Horacio Loriente

e would never succeed in placing Héctor Stamponi at the right place if we did not say that he is one of the fundamental names that appeared in the 40s, with an influence on the present, by means of the outstanding features of his remarkable personality.

A brilliant orchestrator, exquisite pianist and inspired composer. All these attributes place him at the level of the greats in the history of tango.

He was born in Campana, province of Buenos Aires, on December 24, 1916. He studied music with the maestro Juan Elhert. Precisely Elhert was the one who made him join a small ensemble he led, in which Enrique Francini, Armando Pontier, Cristóbal Herreros and the singer René Di Pietro were members as well. They moved to Buenos Aires appearing at the famous Juan Manuel's matineé, in 1936. Soon thereafter the artistic careers of these musicians followed different roads. Stamponi, Francini and Pontier put together a trio to accompany the artists on Radio Argentina.

Later, Héctor Stamponi joined the orchestra led by Federico Scorticati who played on radio Stentor, at the season 1937/38. This excellent group was lined-up as follows: on piano, Héctor Stamponi; bandoneons: Federico Scorticati, Domingo Triguero and Horacio Golino; violins: Víctor Braña, Emilio González and Ponzoni; double bass, Fava. It was the same ensemble that by then used to record under the name Orquesta Típica Victor.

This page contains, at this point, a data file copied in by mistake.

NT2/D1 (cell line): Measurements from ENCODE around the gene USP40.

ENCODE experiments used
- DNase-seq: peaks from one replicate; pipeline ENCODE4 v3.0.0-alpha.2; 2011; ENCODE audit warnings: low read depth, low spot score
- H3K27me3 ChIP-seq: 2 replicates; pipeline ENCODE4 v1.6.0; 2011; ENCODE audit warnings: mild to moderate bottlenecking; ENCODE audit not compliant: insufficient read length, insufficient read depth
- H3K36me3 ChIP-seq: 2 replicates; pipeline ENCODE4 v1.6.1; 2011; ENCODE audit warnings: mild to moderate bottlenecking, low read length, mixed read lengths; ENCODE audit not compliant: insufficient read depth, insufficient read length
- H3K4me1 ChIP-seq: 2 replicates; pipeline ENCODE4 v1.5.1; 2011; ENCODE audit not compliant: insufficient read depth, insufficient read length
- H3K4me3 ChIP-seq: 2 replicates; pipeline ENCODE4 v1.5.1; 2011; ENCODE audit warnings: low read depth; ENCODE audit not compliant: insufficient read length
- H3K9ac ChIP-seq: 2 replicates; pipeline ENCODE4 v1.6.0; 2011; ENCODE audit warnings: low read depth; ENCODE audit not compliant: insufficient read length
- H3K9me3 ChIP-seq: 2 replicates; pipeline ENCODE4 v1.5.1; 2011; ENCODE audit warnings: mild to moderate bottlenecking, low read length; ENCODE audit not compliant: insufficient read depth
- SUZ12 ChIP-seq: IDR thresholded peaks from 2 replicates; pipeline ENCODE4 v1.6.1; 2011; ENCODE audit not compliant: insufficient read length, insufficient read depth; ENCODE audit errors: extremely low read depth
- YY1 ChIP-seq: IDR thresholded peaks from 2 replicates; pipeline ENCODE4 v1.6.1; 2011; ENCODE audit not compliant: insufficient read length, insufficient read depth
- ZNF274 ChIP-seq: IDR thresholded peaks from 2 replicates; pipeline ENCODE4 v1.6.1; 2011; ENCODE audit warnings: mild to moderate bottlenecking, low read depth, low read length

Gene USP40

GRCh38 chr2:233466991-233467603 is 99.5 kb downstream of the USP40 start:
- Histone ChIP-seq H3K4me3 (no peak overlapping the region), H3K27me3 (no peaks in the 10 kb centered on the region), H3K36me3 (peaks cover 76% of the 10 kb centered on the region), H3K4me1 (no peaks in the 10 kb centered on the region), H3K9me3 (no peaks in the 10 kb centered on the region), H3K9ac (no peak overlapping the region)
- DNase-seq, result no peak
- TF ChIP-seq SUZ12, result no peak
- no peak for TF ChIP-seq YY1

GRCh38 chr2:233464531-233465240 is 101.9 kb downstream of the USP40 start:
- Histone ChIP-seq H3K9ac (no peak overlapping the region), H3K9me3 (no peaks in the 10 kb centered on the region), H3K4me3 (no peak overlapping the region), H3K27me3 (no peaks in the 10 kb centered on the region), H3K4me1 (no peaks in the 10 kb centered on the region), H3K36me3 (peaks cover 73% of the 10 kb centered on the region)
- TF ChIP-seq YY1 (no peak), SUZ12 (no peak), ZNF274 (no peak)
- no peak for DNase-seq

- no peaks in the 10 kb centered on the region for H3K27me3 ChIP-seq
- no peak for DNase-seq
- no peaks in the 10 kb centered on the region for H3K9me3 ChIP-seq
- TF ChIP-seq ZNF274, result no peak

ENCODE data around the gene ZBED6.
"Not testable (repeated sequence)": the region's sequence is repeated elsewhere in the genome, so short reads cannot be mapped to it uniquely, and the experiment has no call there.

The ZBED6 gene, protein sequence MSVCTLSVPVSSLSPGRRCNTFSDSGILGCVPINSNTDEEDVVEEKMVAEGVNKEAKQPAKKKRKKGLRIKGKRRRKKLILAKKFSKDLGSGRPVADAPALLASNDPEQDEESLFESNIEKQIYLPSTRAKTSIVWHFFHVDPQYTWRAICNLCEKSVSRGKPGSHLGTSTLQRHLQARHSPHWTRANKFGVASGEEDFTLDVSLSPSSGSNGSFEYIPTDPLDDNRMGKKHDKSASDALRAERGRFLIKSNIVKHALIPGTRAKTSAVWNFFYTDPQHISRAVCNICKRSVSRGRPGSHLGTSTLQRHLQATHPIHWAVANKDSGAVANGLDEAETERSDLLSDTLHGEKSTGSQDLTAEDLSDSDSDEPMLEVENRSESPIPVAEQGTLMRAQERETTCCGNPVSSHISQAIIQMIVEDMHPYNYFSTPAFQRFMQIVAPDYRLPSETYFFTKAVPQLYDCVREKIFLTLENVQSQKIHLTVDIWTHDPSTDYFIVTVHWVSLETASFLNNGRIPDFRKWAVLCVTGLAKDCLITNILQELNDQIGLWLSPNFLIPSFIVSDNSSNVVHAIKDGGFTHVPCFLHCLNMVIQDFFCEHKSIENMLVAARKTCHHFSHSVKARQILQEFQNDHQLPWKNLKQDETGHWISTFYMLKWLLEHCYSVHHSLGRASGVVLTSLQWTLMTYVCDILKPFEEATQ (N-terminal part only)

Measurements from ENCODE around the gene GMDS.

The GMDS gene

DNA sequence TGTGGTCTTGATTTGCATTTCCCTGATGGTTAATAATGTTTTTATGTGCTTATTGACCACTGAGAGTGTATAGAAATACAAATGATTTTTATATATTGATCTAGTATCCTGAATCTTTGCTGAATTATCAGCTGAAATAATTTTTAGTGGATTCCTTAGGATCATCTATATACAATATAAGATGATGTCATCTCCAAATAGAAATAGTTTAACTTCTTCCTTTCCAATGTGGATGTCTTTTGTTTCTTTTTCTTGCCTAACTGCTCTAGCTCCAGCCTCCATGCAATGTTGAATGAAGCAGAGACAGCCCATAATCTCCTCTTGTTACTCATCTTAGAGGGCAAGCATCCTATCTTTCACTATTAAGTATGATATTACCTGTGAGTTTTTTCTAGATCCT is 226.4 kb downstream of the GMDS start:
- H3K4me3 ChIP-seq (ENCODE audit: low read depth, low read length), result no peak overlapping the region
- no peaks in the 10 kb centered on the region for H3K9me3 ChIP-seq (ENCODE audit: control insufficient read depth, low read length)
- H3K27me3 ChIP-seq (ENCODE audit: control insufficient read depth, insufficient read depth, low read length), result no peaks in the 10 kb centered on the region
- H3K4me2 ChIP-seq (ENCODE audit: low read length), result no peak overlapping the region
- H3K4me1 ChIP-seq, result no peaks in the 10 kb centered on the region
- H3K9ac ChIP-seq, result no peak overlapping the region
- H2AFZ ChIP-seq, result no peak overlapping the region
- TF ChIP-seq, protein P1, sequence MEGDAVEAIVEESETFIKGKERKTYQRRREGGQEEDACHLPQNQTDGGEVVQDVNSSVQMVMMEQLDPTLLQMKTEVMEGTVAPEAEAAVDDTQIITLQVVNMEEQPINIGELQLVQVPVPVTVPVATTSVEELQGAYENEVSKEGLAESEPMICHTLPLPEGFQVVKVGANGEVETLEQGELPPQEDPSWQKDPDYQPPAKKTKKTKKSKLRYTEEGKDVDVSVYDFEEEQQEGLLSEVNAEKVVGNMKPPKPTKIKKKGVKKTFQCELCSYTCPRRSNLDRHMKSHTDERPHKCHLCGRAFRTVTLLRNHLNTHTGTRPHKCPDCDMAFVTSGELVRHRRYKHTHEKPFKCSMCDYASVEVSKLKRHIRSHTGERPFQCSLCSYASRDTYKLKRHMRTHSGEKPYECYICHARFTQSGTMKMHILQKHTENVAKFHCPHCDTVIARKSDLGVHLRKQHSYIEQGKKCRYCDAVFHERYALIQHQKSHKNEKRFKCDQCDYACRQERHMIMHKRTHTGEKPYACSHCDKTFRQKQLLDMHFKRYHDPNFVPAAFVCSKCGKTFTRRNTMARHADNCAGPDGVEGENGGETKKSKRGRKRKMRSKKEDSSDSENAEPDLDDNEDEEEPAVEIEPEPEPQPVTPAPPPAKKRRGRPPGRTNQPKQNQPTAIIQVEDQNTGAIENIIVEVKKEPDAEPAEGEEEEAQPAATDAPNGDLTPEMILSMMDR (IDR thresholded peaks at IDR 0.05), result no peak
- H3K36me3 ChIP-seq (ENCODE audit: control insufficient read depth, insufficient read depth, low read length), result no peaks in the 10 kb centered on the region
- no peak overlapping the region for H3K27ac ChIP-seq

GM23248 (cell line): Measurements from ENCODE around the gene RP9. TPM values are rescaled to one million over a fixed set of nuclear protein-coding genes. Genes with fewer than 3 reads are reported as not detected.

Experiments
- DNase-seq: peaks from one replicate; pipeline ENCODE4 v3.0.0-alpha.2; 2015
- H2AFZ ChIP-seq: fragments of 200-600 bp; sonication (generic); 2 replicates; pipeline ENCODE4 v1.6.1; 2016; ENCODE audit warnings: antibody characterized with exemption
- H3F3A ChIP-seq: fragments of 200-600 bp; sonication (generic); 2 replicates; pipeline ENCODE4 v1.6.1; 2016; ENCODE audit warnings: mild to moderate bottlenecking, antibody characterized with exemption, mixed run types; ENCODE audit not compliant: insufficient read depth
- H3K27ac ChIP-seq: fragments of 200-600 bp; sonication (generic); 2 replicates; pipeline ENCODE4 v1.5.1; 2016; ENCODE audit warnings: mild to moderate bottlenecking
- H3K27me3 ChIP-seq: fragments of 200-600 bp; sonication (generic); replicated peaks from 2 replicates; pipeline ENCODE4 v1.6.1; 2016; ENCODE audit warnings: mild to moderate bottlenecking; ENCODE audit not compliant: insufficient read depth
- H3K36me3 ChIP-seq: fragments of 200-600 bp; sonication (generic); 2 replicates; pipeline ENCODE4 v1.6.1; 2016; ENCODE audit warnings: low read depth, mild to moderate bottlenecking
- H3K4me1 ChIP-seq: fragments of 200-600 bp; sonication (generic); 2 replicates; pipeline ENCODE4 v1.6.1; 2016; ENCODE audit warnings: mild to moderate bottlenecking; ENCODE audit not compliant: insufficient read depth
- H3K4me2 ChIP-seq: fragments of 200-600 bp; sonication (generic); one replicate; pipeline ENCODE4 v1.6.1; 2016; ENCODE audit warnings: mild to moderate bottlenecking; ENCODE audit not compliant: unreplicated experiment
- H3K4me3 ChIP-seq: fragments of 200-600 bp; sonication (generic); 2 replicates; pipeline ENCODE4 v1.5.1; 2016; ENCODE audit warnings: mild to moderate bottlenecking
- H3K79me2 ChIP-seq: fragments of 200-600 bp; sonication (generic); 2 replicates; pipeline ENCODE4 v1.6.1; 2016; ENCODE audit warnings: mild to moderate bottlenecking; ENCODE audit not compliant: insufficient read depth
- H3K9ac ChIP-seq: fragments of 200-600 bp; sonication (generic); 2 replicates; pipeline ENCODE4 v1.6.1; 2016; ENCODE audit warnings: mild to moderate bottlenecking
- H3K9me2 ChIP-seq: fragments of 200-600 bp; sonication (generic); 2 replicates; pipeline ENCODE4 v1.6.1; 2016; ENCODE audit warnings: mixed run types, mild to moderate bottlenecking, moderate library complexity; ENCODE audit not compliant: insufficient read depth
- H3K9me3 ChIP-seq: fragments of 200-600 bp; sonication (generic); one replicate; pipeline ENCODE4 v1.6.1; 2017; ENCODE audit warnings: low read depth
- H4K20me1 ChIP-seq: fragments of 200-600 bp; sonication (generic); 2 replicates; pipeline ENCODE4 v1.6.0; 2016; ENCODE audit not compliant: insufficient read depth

Stamponi split with the orchestra of Federico Scorticati, and had a brief stay in Miguel Caló orchestra, but he did not make any recording. He devoted then to orchestration.

In 1943 he was pianist of the orchestra of Antonio Rodio, traveling soon to Central America as accompanist of the female singer Amanda Ledesma. In México (1944) he composed music for films and wrote two tangos with Ernesto Cortázar: “Somos dos” and “Cruz”.

When he returned to Buenos Aires he began to study with the maestro Alberto Ginastera (harmony) and Julián Bautista (composition) (1946) and put together an excellent tango orchestra under a recording contract with the Victor label.

Guillermo Arbós who would be later an outstanding member of the folk duo Arbós-Narváez, with Remberto Narváez, was his first singer. Later came Alberto Drames and Alfredo Arrocha. The cycle of recordings peaked in 1949, during which he appeared before the mikes on Radio Belgrano.

When he left this activity he continued as piano soloist, accompanist and arranger. The most important interpreters requested his collaboration. Mentioning them would result in a very long list, which we summarize pointing out Charlo in his celebrated appearances on Radio Splendid.

In 1953, as many years before did Roberto Firpo and Cayetano Puglisi, Enrique Delfino and Agesilao Ferrazzano, and Carlos Vicente Geroni Flores also with Ferrazzano, he appeared together with Enrique Mario Francini teaming up a duet of piano and violin. Sometimes the excellent cellist José Bragato joined them. Fortunately there are recordings of these great musicians.